How does radiation therapy work?
When is radiation therapy used?
- As the only (primary) treatment for cancer
- Before surgery, to shrink a cancerous tumor
- After surgery, to stop the growth of any remaining cancer cells
- In combination with other treatments, such as chemotherapy and other systemic therapies, to destroy cancer cells
Radiation therapy can also be used in advanced cancer to shrink the tumor. This helps alleviate symptoms caused by the cancer. Radiation therapy is also used in advanced cancers to shrink the tumor and alleviate pain.
Types of Radiation Therapy
Image-Guided Radiation Therapy (IGRT)
Because tissues and organs can settle around bones differently each time a patient lies down on a treatment table, tumors can end up in different positions from one treatment session to another.
Image-guided radiotherapy uses X-rays to verify the tumor position in your body. This means the radiation can only target the tumor and spare healthy tissue.
Intensity-Modulated Radiation Therapy (IMRT)
How long is radiation therapy?
The number of treatments you have will depend on your type and stage of cancer. Because your cancer is unique, your treatment plan will be too, including the duration and intensity of radiation therapy treatment. On average, a course of treatment may last 2 to 10 weeks.
Each external radiation treatment is quite short—only about 20 minutes, with the actual radiation only taking a minute or two.
Your Team at Intermountain Cancer Center
Every patient and every cancer is different. Every treatment plan is also different. Your cancer treatment is always based on National Comprehensive Cancer Network (NCCN) guidelines and your specific pathology.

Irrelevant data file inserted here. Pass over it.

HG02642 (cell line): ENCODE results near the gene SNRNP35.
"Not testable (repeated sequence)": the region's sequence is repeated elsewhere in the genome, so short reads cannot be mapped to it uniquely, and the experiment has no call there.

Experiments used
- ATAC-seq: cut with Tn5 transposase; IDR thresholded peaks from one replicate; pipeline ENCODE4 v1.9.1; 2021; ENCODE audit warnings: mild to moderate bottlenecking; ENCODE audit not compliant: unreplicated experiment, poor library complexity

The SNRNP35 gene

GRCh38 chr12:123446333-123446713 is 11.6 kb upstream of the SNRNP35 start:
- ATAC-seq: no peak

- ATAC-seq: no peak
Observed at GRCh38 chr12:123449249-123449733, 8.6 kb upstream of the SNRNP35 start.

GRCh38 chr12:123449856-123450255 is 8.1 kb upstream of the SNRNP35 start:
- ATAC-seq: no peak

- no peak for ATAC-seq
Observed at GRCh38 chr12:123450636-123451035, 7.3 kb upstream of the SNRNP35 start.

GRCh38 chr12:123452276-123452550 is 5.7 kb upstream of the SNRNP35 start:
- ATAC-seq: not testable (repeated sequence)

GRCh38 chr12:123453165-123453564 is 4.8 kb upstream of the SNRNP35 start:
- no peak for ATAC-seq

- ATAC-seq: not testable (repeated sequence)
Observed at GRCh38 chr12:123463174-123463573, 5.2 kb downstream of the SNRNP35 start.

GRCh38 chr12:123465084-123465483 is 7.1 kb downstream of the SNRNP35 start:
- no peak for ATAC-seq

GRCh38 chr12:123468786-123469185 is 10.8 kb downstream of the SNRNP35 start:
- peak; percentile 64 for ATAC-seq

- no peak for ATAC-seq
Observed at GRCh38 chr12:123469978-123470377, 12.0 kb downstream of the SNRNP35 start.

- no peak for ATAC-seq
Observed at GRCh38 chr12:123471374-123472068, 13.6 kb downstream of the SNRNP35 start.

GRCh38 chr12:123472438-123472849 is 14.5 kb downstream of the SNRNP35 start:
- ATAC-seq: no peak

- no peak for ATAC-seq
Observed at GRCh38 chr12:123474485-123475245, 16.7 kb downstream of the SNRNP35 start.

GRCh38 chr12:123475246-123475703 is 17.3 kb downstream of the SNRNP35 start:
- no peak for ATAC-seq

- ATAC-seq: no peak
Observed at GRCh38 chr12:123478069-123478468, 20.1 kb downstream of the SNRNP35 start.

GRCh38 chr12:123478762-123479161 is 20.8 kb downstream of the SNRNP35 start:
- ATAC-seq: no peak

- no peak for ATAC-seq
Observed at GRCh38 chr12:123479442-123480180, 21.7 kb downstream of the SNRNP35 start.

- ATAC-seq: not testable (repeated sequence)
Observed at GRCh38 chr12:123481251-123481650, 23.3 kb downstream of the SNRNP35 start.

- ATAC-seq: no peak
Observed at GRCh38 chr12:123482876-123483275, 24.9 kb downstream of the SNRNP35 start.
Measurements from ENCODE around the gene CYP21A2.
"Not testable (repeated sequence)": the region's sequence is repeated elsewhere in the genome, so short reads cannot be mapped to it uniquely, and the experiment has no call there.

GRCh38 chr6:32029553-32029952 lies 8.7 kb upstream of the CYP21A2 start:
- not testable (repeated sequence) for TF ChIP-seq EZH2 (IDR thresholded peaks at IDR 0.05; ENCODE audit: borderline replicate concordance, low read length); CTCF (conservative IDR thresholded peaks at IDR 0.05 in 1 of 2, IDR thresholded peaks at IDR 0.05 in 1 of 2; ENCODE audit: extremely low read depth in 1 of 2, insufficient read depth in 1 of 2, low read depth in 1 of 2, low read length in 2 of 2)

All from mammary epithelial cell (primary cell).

Radiation oncologists are part of your treatment team. They work with your oncologist and surgical specialists to determine the best treatment plan for you. The radiation team also includes the physicist, dosimetrist, radiation therapists, and nurses.
What to Expect During Radiation Therapy
- Your doctor will explain your treatment plan, possible side effects, and how the treatments may help.
- You’ll have a physical exam and tests to pinpoint the exact location of the cancer.
- Small tattoos may be placed on your skin to show the technicians where to aim the radiation. The tattoos are tiny—about the size of a pinhead.
- You may also be fitted for an immobilization device. Doctors use tape, headrests, molds, and other methods to help support the body part requiring treatment. This helps you stay in the same position throughout treatment.
- You’ll lie on a table. A technician may use your immobilization device or other pieces of equipment to help hold you in position for the treatment.
- The radiation therapist will then go into the next room to control the machine. The therapist can see and hear you. The therapist can talk to you through a speaker.
- You will see lights. These show the therapist exactly where to point the radiation. The arm of the linear accelerator will move above and around you as it delivers the radiation.
- You will need to lie as still as possible while the radiation beam is on.
Side Effects of Radiation Therapy
Side effects usually start about 3 weeks into treatment. Side effects can last for a few weeks after radiation therapy ends. They usually get better once radiation therapy is complete.
Many of the side effects of radiation therapy only happen in the area being treated. For example, a breast cancer patient may notice skin irritation, similar to a mild to moderate sunburn, while a patient with cancer in the mouth may have soreness when swallowing.
Most Common Side Effects
Feeling very tired or worn out is one of the most common side effects of radiation therapy. To fight fatigue, try to get at least 8 hours of sleep every night. Plan for short rest times during the day, and especially on weekends when you might have fewer responsibilities. Light exercise or walking can also help keep your energy up.
Radiation therapy can give the skin in the treated area a mild-to-moderate pink color, like with a sunburn. You may have other symptoms, such as soreness or dry skin in the treatment area. Do not rub, scrub, or scratch your skin. Protect it from the sun. Your healthcare provider may recommend creams and ointments to help with irritation.